March 3, 2021

U.S. Market Indexes Up Sharply

Wall Street surged in a broad rally on Monday as a merger between big Greek banks provided rare encouraging news from debt-stricken Europe, while a rebound in American consumer spending calmed fears of a new recession.

At the close, the Standard Poor’s 500-stock index was up 33.28 points, or 2.8 percent, at 1,210.08. The Dow Jones industrial average of 30 blue-chip stocks rose 254.71 points, or 2.26 percent, to 11,539.25. The Nasdaq composite index was up 82.26 points, or 3.32 percent, at 2,562.11.

Since Aug. 8, when the S. P. 500 hit its recent low of 1,119.46, the index has risen about 8 percent.

Since the Dow’s recent low of 10,719.94 on Aug. 10, the average has gained about 7.4 percent and is within about 50 points of where it started the year.

Financial stocks were the greatest gainers on Monday after Alpha Bank and Eurobank EFG sealed a merger that was expected to prompt more deals to shore up a sector battered by the euro zone’s debt crisis and recession.

The banks “need to strengthen their balance sheets, and this would help with that, making the sector less worrisome,” said David Ruff, portfolio manager at the Forward Select EM Dividend Fund in San Francisco.

“We’ll probably need to see greater policy action in the region,” Mr. Ruff said. “But the merger needs to be done, and that’s why we’re seeing a pause in the recent selling pressure.”

The S. P. financial index was up 3.4 percent and the KBW Banks index added 3.6 percent. Bank of America rose 8.12 percent to $8.39 and JP Morgan Chase gained 4 percent to $37.64. New York-listed shares of National Bank of Greece soared 37.7 percent to $1.15.

Insurers also rose as property damage from Hurricane Irene was less than feared, according to early estimates. Travelers rose 5.1 percent to $50.75, while Allstate jumped 7.6 percent to $26.30.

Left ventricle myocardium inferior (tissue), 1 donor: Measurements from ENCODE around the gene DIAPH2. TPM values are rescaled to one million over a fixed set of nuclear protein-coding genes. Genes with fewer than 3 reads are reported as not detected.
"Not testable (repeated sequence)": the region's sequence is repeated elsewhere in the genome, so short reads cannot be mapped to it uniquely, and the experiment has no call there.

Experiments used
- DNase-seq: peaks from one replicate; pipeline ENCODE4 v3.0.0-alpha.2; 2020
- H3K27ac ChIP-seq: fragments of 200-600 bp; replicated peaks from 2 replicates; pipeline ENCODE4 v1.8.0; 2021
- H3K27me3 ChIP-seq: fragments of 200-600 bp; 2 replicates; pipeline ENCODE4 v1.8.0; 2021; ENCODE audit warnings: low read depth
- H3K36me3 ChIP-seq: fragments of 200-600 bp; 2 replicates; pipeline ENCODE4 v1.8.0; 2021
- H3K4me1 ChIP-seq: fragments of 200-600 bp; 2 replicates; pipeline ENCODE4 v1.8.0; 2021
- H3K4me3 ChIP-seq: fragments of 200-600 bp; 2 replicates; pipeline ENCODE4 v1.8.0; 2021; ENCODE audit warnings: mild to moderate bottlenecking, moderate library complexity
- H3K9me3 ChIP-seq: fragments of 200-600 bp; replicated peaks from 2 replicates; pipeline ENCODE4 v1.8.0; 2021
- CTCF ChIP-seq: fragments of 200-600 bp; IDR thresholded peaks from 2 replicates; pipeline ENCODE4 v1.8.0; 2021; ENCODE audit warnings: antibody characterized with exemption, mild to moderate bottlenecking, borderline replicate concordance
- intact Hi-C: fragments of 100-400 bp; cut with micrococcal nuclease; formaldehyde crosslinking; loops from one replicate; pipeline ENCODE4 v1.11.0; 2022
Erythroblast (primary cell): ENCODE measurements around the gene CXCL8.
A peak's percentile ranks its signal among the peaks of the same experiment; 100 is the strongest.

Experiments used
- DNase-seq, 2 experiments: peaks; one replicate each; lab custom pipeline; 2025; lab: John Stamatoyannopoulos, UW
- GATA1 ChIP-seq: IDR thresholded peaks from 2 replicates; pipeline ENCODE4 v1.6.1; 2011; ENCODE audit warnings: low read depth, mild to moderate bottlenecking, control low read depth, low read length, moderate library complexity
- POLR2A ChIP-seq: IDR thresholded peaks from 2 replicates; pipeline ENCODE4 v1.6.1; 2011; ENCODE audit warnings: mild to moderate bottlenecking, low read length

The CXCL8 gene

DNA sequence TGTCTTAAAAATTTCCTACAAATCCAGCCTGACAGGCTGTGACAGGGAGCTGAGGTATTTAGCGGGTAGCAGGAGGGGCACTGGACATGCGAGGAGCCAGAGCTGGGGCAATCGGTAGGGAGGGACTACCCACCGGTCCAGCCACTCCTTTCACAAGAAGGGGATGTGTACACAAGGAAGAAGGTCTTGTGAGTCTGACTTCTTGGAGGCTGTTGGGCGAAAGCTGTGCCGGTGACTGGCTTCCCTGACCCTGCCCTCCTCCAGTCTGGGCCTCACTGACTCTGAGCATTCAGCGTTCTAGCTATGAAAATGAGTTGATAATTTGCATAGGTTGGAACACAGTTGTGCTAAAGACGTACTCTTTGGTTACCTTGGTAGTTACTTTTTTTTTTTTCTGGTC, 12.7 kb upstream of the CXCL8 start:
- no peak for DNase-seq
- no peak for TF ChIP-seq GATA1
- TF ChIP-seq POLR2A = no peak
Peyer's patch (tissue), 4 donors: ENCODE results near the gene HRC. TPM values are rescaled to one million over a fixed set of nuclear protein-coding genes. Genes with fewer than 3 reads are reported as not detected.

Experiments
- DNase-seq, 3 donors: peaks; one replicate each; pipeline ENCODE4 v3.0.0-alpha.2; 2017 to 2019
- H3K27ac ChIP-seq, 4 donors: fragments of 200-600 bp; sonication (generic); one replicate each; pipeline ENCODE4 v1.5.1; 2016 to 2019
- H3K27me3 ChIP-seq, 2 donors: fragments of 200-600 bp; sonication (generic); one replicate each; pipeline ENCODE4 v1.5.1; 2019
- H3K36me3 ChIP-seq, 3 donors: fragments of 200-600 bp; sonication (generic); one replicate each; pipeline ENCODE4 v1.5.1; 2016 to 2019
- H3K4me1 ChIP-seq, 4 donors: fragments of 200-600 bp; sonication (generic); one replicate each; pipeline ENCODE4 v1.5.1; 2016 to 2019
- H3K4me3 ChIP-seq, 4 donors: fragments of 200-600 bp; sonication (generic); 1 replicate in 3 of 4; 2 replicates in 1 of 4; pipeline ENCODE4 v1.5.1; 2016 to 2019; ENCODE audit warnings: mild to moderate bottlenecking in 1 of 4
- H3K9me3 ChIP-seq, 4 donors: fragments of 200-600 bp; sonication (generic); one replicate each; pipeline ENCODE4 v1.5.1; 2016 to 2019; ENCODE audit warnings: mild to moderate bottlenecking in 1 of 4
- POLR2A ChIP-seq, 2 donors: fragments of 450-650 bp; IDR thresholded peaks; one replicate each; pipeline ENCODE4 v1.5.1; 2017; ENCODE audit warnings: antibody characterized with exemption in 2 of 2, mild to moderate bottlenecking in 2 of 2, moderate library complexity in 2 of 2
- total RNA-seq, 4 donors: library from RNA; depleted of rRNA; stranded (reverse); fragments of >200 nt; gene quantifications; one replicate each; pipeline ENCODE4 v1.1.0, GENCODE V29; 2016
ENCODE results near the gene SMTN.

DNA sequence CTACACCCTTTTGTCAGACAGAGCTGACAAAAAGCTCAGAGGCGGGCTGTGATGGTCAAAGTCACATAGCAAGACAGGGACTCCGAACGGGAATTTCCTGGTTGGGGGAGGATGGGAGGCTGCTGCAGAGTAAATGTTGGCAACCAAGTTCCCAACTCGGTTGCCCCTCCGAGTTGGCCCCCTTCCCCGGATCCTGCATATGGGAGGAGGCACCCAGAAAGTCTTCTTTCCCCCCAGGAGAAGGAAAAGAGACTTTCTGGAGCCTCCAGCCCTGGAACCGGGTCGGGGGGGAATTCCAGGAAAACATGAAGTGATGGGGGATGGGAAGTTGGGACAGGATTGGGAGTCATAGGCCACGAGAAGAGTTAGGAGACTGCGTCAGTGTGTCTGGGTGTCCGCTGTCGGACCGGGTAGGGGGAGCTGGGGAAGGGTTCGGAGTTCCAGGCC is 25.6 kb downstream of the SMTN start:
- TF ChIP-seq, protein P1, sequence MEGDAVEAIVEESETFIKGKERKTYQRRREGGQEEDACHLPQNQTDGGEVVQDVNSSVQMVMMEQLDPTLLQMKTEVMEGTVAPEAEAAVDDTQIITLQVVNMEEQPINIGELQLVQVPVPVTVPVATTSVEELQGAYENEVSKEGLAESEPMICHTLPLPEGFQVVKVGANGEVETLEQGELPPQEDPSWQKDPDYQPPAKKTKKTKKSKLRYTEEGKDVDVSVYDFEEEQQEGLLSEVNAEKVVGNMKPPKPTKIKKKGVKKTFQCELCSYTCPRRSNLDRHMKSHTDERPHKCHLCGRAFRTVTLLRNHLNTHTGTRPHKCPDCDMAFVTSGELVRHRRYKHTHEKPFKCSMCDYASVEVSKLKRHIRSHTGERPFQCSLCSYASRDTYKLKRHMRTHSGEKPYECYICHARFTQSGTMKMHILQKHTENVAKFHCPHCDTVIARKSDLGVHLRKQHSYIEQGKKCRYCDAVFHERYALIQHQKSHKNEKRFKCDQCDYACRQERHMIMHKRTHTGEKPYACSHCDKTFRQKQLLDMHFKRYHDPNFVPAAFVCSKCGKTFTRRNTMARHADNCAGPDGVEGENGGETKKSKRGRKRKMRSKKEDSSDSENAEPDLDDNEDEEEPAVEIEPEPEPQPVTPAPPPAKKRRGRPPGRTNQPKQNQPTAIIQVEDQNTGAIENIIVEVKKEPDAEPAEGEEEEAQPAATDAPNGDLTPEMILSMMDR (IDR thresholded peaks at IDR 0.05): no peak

Oil prices were up $1.90, to $87.27 a barrel. They extended gains from Friday, when they rose on the possibility of new stimulus from the Fed. The Fed chairman, Ben S. Bernanke, left the door open for such stimulus in a speech on Friday in Jackson Hole, Wyo.

Mr. Bernanke, in his annual address to central bankers, gave no details on whether the Fed was planning to flood markets with more dollars to help the economy. But he said the central bank’s policy panel would meet for two days next month instead of one to discuss additional monetary stimulus, offering hopes of a move then.

Some analysts say it may be hard for Mr. Bernanke and the Fed to follow through with another round of bond buying after the $600 billion program that expired in June.

“He has a much, much harder decision this time,” Jim Walker, founder of Asianomics, told Reuters television. “What he’s got to do is convince the dissenting voices in the Fed — and there are now three of them — that economic growth is so bad that it is time to use even more extraordinary measures.”

Commodities around the world have had a volatile month, and gold prices fell again on Monday. Gold futures were down $5.70 to $1,788.40. “With a possibility of a stimulus package from the Fed in the weeks ahead, risk appetite seems to have returned to the markets and safe havens are being dumped,” said Pradeep Unni, senior analyst at Richcomm Global Services.

The Treasury’s 10-year note fell 21/32, to 98 25/32. The yield rose to 2.26 percent, from 2.19 percent late Friday.

Consumer spending recorded its largest increase in five months in July, supporting views that the economy was not falling back into recession. While the number of signed contracts for home sales in July fell 1.3 percent, the decline matched forecasts and topped year-ago levels.

“Consumer spending has been focused on the past couple of months, so any kind of strength there is a good thing for the economy and the market,” said Brian Lazorishak, portfolio manager at Chase Investment Counsel in Charlottesville, Va.

The New York Stock Exchange and the Nasdaq opened on schedule, but trading volume was light. Many workers were stuck at home because many commuter rail and bus lines were not operating the day after Hurricane Irene swept the region.

Article source:

Speak Your Mind